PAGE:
A longtime Waldo restaurant and sweets shop is under new ownership, Chef Bryan Sparks announced, serving up a plan to fix the broken restaurant industry he thought he’d left behind.
But a more immediate and daunting task awaits ahead of the Classic Cookie & Cafe’s relaunch in December: crafting the best breakfast sandwich in Kansas City, he said.
“Every detail of every dish is being analyzed, constructed, and gone over by many sets of eyes,” the founder of the pandemic-launched, chef-driven Beloved-On the Go meal preparation and catering company said, referencing ways he’s been able to tap into his 12 years of experience in the kitchen — a veteran of The Jacobsen, Jax, and Broadway Bistro, to help guide him.
Countless mentors have helped too, Sparks added, quick to point out no one has turned down the chance to help him conduct research on the project, which is expected to round out a Classic Cookie menu that includes a crab cake eggs benedict and a lineup of (classic) cookies and pastries.
“I know it sounds horrible having to eat breakfast sandwiches all over the city,” he laughed. “Our goal is to just be the best at what we do. We’re not going to put anything on the menu just to have it on the menu.”
Click here to place a holiday pre-order ahead of the formal relaunch of the Classic Cookie.
Sparks and his partner, Hailee Allen, plan to open the revitalized Classic Cookie & Cafe space at 409 W. Gregory Boulevard next month. There they’ll double down on the fast-growing Beloved — vacating kitchen space within Kansas City, Kansas-based Food Truck Central — and work to recapture (and enhance) the nostalgia of Classic Cookie.
Beloved meals and sides such as fajita bowls and corn and black bean salad will be sold through a grab-and-go case at the restaurant’s counter. And the meal preparation and catering operation already is well-known for its hearty plates and popular breakfast tacos.
“Our main goal — excuse my french — is to [make] great food and not fuck it up. We aren’t reinventing the wheel,” Sparks said. “We aren’t getting overly complicated — which, through arrogance, is a mistake I’ve made when creating menus before.”
“We just want to make good biscuits and gravy.”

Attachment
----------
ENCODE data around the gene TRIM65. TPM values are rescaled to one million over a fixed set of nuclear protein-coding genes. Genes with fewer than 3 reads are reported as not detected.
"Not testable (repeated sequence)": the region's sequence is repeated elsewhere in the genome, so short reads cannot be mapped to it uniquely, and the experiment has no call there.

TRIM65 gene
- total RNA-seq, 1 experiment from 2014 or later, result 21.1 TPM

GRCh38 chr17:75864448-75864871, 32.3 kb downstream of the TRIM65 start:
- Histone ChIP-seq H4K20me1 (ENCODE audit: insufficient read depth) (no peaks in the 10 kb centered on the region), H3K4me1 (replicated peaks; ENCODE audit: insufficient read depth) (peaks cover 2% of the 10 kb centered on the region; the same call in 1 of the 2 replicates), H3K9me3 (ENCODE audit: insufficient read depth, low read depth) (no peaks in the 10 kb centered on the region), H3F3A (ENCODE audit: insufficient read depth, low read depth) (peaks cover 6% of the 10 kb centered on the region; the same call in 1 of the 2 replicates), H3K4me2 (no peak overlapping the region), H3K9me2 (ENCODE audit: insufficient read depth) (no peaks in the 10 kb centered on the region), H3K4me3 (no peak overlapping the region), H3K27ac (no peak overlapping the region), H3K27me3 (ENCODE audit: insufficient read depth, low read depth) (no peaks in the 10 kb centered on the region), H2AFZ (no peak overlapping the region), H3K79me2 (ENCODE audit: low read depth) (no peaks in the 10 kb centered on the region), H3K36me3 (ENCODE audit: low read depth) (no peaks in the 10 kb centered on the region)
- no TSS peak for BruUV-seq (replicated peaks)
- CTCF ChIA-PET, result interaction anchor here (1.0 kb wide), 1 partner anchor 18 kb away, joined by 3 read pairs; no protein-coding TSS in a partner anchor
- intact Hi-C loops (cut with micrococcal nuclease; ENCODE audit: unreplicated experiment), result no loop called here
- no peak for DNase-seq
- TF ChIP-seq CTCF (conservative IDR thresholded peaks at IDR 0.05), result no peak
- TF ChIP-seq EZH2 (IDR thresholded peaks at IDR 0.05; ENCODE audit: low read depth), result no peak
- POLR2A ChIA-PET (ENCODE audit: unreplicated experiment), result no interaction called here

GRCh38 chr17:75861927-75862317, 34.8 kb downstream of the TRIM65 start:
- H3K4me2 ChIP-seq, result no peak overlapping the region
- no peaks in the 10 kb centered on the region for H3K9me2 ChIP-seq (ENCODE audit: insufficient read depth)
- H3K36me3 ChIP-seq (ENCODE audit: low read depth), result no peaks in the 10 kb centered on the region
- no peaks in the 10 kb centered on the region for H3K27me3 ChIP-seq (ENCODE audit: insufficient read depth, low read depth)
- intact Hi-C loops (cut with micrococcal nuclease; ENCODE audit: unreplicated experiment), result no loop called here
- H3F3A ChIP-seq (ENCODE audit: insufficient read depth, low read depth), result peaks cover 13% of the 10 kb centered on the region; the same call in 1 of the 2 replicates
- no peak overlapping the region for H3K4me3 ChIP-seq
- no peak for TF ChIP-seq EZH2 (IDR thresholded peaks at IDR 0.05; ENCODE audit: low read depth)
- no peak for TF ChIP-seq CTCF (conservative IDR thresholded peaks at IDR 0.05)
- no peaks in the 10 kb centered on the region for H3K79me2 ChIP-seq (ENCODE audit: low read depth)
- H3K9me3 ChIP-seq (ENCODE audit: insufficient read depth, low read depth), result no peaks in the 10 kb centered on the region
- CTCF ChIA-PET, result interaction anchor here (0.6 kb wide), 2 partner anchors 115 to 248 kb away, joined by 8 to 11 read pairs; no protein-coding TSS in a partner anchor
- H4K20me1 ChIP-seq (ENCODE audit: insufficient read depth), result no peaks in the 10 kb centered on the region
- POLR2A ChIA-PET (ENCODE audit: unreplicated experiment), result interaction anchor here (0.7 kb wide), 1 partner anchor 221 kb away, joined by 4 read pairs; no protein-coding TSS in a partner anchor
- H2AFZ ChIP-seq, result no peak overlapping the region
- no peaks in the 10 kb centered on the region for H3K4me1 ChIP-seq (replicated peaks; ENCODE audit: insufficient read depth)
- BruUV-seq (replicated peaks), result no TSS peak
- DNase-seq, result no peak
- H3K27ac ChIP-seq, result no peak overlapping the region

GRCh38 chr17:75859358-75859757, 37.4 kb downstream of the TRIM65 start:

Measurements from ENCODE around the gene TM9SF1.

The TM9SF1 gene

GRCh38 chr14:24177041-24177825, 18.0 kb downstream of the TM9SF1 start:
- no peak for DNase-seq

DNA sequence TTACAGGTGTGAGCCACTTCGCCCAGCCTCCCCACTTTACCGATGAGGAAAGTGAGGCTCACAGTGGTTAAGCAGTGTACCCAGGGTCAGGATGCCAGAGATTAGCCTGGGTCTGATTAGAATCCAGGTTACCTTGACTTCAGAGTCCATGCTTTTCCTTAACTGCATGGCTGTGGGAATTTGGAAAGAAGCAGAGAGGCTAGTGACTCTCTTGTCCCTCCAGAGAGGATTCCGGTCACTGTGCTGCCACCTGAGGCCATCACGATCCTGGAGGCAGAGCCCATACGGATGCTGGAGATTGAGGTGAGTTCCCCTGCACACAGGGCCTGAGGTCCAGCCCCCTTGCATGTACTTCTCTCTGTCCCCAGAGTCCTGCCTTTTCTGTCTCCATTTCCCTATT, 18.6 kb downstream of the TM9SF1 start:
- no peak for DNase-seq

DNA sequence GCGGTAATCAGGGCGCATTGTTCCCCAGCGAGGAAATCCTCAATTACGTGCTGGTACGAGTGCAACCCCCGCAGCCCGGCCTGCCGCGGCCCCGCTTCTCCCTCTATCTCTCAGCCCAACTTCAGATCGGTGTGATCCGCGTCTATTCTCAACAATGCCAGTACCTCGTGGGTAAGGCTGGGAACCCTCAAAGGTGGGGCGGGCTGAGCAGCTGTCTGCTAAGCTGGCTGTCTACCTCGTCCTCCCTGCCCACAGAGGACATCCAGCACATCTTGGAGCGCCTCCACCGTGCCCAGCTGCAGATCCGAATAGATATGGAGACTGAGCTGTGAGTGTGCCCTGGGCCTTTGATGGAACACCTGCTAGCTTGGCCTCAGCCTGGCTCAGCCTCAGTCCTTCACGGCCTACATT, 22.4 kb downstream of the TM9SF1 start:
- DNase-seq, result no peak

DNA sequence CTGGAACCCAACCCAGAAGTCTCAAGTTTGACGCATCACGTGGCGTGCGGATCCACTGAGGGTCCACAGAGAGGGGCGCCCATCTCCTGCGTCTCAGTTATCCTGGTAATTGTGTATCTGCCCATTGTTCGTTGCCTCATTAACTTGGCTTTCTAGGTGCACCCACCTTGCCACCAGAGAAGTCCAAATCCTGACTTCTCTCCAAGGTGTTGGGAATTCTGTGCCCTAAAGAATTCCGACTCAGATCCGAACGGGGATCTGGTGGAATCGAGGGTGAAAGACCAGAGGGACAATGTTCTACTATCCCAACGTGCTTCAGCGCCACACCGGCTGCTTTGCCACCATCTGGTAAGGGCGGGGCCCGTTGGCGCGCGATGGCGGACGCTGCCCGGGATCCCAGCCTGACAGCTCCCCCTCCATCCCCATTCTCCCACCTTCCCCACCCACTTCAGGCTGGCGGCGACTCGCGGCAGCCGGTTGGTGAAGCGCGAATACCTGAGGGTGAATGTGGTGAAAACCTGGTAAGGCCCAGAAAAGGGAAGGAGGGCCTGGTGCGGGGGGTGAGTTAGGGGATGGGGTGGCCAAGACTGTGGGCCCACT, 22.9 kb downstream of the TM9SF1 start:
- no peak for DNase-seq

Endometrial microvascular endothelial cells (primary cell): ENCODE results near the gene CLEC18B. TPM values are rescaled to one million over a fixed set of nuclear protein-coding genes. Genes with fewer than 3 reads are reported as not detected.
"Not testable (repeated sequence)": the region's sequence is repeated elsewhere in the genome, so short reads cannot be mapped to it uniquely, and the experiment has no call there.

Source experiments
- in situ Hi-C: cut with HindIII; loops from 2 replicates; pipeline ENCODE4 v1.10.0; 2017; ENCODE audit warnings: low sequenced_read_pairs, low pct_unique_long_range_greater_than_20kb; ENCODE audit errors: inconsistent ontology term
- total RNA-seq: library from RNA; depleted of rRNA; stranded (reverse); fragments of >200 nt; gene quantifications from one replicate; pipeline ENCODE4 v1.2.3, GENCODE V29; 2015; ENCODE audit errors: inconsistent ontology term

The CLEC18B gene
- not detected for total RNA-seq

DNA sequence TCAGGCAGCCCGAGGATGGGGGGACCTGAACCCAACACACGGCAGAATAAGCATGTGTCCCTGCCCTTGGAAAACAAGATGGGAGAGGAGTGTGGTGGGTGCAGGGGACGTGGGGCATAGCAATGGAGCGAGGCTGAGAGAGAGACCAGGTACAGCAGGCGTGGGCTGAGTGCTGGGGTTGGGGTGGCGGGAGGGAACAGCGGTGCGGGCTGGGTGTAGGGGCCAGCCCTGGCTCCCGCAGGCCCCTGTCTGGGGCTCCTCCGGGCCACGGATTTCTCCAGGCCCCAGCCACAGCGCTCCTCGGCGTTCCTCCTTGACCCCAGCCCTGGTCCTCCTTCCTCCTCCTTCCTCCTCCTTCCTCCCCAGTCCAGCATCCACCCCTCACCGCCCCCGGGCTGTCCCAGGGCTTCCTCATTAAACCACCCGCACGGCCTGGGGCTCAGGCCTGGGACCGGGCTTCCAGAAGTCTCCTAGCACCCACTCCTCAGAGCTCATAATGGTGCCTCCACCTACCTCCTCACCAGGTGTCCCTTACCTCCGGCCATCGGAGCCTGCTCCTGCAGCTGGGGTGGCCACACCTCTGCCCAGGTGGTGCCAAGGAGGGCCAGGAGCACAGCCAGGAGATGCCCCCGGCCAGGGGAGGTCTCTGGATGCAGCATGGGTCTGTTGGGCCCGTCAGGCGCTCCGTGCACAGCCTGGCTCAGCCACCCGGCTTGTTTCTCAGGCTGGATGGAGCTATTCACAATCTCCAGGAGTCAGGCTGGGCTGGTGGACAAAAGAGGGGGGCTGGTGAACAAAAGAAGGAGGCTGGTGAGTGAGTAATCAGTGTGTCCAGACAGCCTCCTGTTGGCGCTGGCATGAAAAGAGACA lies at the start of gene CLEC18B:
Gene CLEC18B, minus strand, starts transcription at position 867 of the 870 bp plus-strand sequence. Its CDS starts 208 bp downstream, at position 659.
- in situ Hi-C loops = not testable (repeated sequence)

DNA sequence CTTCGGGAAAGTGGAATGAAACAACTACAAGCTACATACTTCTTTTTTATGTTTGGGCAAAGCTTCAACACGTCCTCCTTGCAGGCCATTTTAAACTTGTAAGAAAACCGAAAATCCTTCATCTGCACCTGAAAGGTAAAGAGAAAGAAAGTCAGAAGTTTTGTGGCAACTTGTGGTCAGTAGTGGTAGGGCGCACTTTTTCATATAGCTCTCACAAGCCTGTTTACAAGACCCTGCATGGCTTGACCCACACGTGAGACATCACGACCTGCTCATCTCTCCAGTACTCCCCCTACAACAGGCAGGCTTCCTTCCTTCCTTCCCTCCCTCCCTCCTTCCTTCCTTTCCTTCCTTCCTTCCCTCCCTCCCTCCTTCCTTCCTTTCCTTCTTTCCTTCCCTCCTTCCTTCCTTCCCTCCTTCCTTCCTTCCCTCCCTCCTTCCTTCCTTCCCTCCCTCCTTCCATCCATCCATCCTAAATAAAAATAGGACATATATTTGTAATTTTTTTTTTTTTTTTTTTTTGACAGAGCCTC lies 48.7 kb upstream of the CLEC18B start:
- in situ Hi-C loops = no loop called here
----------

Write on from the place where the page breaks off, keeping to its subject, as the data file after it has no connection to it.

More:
An unexpected sign
Taking over the Classic Cookie operation was an unforeseen, but exciting opportunity that Sparks and Allen couldn’t turn down once they were in the mix, he said.
“When you’re not looking for a relationship, that’s typically when you find your next partner,” Sparks told Startland News.
“My mom happened to go to The Classic Cookie to get a brunch table for us one day and they said they were closed,” he recalled, noting the eatery has been a mainstay in the metro since 1988. It expanded a decade later into the Waldo space from its original storefront on the Country Club Plaza.
“They had a for sale sign on the door. I called them about 10 minutes after she sent me that message and two-and-a-half weeks later we got the keys.”
It’s important for Sparks and Allen to maintain what it’s meant to the neighborhood, while giving it revitalized flavor, he said, emphasizing changing demographics in Waldo and acknowledging the effort presents a tremendous opportunity for a modernization of the restaurant’s brand and product.
“There are a lot of young people, young families buying houses in that area now. They want a place that represents them.”
The first significant change the pair has ordered up includes the launch of a coffee program in partnership with Parisi Coffee, Sparks said.
A healthy, chef-driven workplace
Sparks also wants to continue creating change, he said, referencing his decision to leave the restaurant industry in pursuit of a better, more balanced life, earlier this year.
Click here to read more about the launch of Beloved-On the Go and Sparks path toward entrepreneurship and how he hopes it creates a legacy for his daughter, Esme.
Beloved-On the Go
Beloved-On the Go is a meal delivery system — not a service, Hailee Allen noted — designed to nourish equally-busy customers with chef-driven, health-conscious, ready-to-eat meals without a subscription or other long-term commitments.
The company grew to six employees within its first quarter of operation.
“There’s a lot of talk going around about how nobody wants to work in the restaurant industry anymore — and while I think that might, on some level, be true … I think it’s because people don’t want to work in unhealthy environments anymore,” he said candidly, committing Classic Cookie to baking change in a long-fractured industry, further broken down by the COVID-19 pandemic.
“Our goal is to create a healthy, constructive, well balanced culture from the get go.”
Such a commitment means Classic Cookie will offer livable wages, pay for 75-percent of a full-time employees healthcare, and follow a strict scheduling regimen that lets staff know when they’re expected to work at least a month in advance — not days or hours before a shift; as has become ustom in restaurant work, Sparks said.
“Things like that are going to make us a place where somebody wants to work. Employees want to feel like they’re being taken care of — that their needs are being met. [At Classic Cookie] you can actually plan a life.”